Apush Chapter 32-33 Flashcards


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1

Warren G. Harding's weaknesses as president included all of the following except a (n)
a. lack of political experience.
b. mediocre mind.
c. inability to detect moral weaknesses in his associates.
d. unwillingness to hurt people's feelings by saying no.
e. administrative weakness.

A

2

Match each member of President Harding's cabinet below with his major area of responsibility.
A. Charles Evans Hughes 1. taxes and tariffs
B. Andrew Mellon 2. naval oil reserves
C. Herbert Hoover 3. naval arms limitation
D. Albert Fall 4. foreign trade and trade associations
E. Harry Daugherty 5. justice and law enforcement

a. A-5, B-3, C-2, D-4, E-l
b. A-3, B-1, C-4, D-2, E-5
c. A-2, B-4, C-3, D-5, E-l
d. A-4, B-5, C-1, D-3, E-2
e. A-1, B-2, C-5, D-3, E-4

B

3

Which one of the following members of President Harding's cabinet proved to be incompetent and corrupt?
a. Herbert Hoover
b. Calvin Coolidge
c. Andrew Mellon
d. Charles Evans Hughes
e. Albert Fall

E

4

Republican economic policies under Warren G. Harding
a. sought to continue the same laissez-faire doctrine as had been the practice under William McKinley.
b. hoped to encourage the government actively to assist business along the path to profits.
c. sought to regulate the policies of large corporations.
d. aimed at supporting increased competition in business.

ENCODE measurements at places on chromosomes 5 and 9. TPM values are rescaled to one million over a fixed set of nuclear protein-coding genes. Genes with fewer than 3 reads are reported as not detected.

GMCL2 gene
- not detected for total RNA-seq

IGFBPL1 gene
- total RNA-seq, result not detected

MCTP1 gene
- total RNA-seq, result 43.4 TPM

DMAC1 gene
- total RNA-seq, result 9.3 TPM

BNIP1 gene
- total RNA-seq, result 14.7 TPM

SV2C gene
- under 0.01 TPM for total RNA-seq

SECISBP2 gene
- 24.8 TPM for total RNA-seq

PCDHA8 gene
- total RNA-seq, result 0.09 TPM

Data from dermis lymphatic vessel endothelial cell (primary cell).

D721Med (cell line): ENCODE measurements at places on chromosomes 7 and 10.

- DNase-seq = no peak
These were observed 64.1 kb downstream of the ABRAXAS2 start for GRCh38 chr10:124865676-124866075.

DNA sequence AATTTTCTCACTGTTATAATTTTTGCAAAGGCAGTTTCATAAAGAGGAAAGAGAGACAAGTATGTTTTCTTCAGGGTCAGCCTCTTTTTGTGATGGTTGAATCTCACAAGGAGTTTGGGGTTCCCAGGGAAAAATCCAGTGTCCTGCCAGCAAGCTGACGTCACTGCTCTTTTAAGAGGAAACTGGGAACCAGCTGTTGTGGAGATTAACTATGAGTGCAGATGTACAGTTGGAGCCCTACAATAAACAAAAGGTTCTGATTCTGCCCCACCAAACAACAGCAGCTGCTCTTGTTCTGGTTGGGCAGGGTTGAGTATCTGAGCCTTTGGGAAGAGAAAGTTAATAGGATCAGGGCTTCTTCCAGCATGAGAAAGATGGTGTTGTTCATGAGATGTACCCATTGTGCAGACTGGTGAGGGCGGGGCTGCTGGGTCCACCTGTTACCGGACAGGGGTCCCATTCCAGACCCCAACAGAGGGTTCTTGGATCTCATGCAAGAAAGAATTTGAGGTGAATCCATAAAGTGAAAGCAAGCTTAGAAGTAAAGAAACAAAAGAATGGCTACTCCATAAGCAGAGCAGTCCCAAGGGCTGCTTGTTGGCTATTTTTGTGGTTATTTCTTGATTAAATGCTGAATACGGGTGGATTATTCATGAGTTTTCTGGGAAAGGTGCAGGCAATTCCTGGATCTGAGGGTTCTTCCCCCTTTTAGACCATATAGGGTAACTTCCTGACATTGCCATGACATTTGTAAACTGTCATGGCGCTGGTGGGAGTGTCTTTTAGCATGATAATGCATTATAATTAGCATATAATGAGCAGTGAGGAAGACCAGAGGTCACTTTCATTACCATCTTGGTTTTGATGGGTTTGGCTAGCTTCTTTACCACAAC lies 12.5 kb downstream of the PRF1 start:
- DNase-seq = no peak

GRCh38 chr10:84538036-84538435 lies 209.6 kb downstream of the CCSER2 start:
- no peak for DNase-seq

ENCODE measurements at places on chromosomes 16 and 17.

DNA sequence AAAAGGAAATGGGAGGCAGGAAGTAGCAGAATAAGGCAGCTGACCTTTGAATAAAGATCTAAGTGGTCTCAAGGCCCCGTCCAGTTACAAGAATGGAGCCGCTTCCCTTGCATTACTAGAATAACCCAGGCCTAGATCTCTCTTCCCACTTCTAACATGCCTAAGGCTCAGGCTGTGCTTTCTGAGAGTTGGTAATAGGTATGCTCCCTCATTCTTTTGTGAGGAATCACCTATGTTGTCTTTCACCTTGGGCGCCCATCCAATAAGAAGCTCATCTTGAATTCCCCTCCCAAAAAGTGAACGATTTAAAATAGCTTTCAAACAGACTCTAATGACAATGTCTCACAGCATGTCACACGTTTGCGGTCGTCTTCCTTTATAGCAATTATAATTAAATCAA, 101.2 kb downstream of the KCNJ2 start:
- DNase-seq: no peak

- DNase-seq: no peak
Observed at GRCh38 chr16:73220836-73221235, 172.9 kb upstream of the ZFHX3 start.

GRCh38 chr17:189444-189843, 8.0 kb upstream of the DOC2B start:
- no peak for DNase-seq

e. aided small business at the expense of big business.

B

5

During the 1920s, the Supreme Court
a. often ruled against progressive legislation.
b. rigorously upheld the antitrust laws.
c. generally promoted government regulation of the economy.
d. staunchly defended the rights of organized labor.
e. upheld laws providing special protection for women

A

6

_________ was (were) adversely affected by the demobilization policies adopted by the federal government at the end of World War I.
a. The cement industry
b. The railroad industry
c. The shipping industry
d. Veterans
e. Organized labor

E

7

The Supreme Court cases of Muller-and Adkins centered on
a. racial discrimination in employment.
b. affirmative action.
c. anti-union "right to work" laws in several states.
d. the question of whether women merited special legal and social treatment.
e. antitrust legislation.

D

8

The nonbusiness group that realized the most significant, lasting gains from World War I was
a. labor.
b. blacks.
c. the Ku Klux Klan.
d. women.
e. veterans.

E

9

One exception to President Warren G. Harding's policy of isolationism involved in the Middle East, where the United States sought to
a. support a homeland for Jews in Israel.
b. prevent the League of Nations from establishing British and French protectorates in the region.
c. stop the Soviet Union from dominating the area.
d. secure oil-drilling concessions for American companies.